The Story of the Dry River
The story of the dry river is the story of stones, like giant turtles –
sun baked, hot to the touch of bare feet, snaking up the mountain like a path leading home.
The story of the path leading home is the story of a little girl
who would never again reach home, would never again take the zig zag path
up from the river and then across the stone church, would never again
stand in front of the door whose threshold she would never cross.
The story of the little girl is the story of her feet, nimble, strong,
skipping along the stones that looked like turtles, like the leftover
shells of some forgotten history. The story of our forgotten histories
is the story of our everyday – how the world keeps ending, over and over
like a chorus. The story of the little girl who never made it home is the story
of her sister who did make it home. Tell me which tragedy is greater –
the one who was carried away, or the one who had to carry the news
The story of the girl who made it home is the story of her mother
standing in the doorway, the open door like a wound, her open mouth
like a wound, the girl who made it home must say the words over and over
like a chorus – dry river come down – dry river come down and wash her weh.
The story of the dry river is the story of our summers – though this isn’t true –
we do not have summers; this is how we translate one landscape
into the language of another. The story of the dry river is the story of the seasons
as I know them. There are only two, though we call them by different names:
dry season or wet season, the time of drought or the time of the hurricane,
the time of the tamarind or the time of the mangos. The story of the dry river
is the story of our dried dams, our dried reservoirs, our pipes without water –
if you do not know such things, you do not know my country. You do not know
of the waterless world – the starving birds – how the hills can set themselves
on fire each night. The story of the dry river is the story of its sister.
The story of the come down river is the story of sudden water. Water so big,
so unnecessarily angry, you did not hear it coming down the mountain.
Water so sudden it can sweep a girl off her feet. The story of the come-down
river is the story of September – how it comes like a cloud, or else it comes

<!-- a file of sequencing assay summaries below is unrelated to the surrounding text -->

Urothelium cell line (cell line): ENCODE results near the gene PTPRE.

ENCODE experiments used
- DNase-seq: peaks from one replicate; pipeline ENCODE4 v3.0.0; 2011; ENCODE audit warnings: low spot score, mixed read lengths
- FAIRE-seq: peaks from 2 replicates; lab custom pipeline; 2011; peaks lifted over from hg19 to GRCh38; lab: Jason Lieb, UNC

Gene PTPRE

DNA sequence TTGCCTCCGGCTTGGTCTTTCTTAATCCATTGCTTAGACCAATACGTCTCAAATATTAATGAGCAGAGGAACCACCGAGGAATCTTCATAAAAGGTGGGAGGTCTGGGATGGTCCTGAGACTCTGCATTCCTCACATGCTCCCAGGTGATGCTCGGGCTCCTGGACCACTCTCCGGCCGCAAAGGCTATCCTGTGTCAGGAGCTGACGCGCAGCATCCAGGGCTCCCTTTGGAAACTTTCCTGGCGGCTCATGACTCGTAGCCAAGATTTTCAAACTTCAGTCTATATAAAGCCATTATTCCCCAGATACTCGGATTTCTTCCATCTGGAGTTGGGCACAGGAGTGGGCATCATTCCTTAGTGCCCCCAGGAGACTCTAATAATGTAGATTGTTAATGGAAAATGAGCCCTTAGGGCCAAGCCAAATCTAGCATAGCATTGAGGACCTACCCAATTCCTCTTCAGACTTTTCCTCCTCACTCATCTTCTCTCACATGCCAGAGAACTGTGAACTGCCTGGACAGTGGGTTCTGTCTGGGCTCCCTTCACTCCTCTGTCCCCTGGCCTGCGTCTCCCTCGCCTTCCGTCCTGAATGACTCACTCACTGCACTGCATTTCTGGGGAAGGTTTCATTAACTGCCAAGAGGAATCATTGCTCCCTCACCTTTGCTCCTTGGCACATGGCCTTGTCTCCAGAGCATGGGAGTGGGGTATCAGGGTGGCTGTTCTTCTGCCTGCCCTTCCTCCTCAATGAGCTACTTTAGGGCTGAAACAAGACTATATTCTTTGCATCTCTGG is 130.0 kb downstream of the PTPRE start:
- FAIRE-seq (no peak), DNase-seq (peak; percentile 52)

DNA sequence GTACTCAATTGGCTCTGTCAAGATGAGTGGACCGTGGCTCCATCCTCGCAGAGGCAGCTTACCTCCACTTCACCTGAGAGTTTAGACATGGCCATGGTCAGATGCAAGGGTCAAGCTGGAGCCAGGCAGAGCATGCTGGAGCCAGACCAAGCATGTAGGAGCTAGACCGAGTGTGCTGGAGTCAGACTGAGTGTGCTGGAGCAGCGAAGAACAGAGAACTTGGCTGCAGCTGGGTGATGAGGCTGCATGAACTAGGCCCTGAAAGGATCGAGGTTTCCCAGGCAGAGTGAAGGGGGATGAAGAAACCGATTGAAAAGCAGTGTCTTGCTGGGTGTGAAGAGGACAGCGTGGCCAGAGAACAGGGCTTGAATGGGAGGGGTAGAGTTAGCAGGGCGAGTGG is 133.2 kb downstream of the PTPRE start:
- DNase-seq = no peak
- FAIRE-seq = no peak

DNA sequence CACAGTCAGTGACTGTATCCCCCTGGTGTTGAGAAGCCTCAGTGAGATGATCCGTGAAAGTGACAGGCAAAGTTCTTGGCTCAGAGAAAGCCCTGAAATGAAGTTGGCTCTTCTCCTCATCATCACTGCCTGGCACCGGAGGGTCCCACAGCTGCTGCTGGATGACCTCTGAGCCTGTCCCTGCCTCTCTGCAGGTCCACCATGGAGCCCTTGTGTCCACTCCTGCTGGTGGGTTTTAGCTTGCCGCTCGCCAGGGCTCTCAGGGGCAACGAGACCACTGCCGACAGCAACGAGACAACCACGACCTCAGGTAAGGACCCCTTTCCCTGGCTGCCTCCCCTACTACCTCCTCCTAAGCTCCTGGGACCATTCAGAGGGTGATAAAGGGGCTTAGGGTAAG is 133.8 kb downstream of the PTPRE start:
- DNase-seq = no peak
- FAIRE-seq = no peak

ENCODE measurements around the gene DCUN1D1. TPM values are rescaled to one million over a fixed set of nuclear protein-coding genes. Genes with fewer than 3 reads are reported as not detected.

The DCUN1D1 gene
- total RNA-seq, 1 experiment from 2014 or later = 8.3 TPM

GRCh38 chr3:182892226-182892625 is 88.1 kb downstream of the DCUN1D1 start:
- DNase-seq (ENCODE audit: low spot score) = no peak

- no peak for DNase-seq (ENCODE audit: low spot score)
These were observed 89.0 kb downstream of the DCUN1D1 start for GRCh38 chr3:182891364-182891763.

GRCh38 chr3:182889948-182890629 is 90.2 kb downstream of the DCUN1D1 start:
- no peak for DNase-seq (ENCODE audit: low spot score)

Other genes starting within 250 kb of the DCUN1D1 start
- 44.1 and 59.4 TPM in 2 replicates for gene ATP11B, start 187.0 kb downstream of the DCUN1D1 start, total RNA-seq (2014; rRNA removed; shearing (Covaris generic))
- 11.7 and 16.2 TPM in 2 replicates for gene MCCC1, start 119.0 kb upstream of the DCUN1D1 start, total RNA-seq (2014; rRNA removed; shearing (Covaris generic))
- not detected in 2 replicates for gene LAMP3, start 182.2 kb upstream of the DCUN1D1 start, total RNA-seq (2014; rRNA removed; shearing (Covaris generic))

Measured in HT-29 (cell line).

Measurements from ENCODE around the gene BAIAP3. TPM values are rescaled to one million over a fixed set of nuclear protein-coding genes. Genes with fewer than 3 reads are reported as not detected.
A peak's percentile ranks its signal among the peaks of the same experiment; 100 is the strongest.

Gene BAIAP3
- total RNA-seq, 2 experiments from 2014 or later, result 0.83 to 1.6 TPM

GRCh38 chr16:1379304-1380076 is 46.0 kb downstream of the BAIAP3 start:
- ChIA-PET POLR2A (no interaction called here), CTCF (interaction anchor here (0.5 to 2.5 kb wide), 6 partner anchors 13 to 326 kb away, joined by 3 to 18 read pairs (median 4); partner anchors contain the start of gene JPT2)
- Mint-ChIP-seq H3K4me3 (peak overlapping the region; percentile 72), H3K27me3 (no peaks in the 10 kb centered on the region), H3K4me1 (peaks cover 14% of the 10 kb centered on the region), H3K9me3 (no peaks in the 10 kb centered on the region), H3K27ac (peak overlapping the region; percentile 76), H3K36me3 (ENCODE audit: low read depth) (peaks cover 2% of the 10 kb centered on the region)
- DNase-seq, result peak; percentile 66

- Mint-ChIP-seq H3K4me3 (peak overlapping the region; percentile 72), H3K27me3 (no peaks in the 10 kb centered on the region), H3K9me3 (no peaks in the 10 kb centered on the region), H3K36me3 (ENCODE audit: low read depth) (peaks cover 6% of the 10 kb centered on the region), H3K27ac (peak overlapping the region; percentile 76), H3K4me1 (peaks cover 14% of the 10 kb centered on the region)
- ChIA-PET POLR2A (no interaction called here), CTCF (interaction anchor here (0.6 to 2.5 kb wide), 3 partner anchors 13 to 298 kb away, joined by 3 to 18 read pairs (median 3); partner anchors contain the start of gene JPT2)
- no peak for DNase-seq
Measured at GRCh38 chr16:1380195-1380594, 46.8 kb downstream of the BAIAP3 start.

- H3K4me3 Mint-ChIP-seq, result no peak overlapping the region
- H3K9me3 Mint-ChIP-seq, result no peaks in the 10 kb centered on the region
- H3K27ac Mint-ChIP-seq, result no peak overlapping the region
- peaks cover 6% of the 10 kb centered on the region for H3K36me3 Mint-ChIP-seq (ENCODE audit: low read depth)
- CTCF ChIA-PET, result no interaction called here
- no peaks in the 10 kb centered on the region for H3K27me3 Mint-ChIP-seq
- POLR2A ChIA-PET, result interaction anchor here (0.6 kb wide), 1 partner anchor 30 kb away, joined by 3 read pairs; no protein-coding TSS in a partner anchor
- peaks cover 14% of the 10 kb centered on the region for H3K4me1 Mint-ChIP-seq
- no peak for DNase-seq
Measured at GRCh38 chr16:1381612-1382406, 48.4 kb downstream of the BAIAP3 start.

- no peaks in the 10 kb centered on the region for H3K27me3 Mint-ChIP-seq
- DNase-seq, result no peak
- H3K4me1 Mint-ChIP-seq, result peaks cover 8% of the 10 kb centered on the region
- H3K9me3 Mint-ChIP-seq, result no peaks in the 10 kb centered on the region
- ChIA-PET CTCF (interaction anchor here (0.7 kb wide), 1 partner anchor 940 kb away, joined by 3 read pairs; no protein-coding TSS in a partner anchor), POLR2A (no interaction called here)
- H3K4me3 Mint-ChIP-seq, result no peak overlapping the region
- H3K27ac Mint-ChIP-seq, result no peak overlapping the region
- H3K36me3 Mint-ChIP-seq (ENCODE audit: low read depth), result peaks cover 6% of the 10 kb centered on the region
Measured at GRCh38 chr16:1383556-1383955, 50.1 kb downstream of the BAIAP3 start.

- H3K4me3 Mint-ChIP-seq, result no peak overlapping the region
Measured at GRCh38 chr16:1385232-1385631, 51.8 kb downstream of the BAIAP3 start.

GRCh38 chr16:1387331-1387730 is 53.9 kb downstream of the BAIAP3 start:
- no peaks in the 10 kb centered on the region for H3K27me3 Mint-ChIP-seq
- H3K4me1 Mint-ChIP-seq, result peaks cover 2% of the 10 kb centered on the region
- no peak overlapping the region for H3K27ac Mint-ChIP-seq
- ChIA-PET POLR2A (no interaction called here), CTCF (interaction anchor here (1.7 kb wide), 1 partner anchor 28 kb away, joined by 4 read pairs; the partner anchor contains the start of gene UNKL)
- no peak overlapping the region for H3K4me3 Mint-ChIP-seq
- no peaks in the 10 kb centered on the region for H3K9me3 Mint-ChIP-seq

with the clouds, how it breaks over islands – how a season can change in a day,
how a river can rise in a second. The story of the come down river is the story
of the end of the world, just ask the mother still frozen in her doorway, her mouth
still open like a wound. The surface of the story is not unlike the surface of water –
so smooth, so innocent, you do not always see what lies underneath – the stones
like large turtles, the drowned bodies. In my country they tell me the story
of the dry river is the story of a girl who never paid the toll of crossing the river.
They tell me it is the story of her selfishness. They tell me she is the cause of her own dying.
But I think, this is just how we make myths … out of things too hard to understand.
How a river could come down just so, just like that – how the world can come down
on us sometimes – so sudden, not even a warning, or no warning you did know
how to read. The story of the unheard warning is the story of the birds
that had been singing another song, in another key – the dogs who had been barking
a different note – because they felt the change of season in their bones.
And even now – do you hear the birds singing another song, the dogs growling
a new note, the feel of something impending in their bones. How we stand, each one of us,
in our open doorways, like wounds, waiting on the end of the world.
Kei Miller is a poet, novelist, essayist, short story writer and broadcaster. His books include the novel Augustown and poetry collection The Cartographer Tries to Map a Way to Zion which won the Forward Prize in 2014. He is a Professor of English and Creative Writing at the University of Exeter.